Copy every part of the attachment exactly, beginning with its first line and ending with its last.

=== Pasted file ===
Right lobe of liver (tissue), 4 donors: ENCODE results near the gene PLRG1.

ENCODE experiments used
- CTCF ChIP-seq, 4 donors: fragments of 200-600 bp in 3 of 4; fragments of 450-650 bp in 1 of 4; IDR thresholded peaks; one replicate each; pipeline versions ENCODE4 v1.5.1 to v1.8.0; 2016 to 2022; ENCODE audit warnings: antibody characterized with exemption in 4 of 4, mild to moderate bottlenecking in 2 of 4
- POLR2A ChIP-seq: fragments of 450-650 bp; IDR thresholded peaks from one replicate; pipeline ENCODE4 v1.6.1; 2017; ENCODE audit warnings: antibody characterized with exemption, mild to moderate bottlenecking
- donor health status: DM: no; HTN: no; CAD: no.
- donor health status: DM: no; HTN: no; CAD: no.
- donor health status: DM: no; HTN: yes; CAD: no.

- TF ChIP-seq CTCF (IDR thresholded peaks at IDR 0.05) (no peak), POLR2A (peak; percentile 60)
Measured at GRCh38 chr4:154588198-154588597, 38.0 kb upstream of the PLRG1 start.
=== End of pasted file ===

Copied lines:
Right lobe of liver (tissue), 4 donors: ENCODE results near the gene PLRG1.

ENCODE experiments used
- CTCF ChIP-seq, 4 donors: fragments of 200-600 bp in 3 of 4; fragments of 450-650 bp in 1 of 4; IDR thresholded peaks; one replicate each; pipeline versions ENCODE4 v1.5.1 to v1.8.0; 2016 to 2022; ENCODE audit warnings: antibody characterized with exemption in 4 of 4, mild to moderate bottlenecking in 2 of 4
- POLR2A ChIP-seq: fragments of 450-650 bp; IDR thresholded peaks from one replicate; pipeline ENCODE4 v1.6.1; 2017; ENCODE audit warnings: antibody characterized with exemption, mild to moderate bottlenecking
- donor health status: DM: no; HTN: no; CAD: no.
- donor health status: DM: no; HTN: no; CAD: no.
- donor health status: DM: no; HTN: yes; CAD: no.

- TF ChIP-seq CTCF (IDR thresholded peaks at IDR 0.05) (no peak), POLR2A (peak; percentile 60)
Measured at GRCh38 chr4:154588198-154588597, 38.0 kb upstream of the PLRG1 start.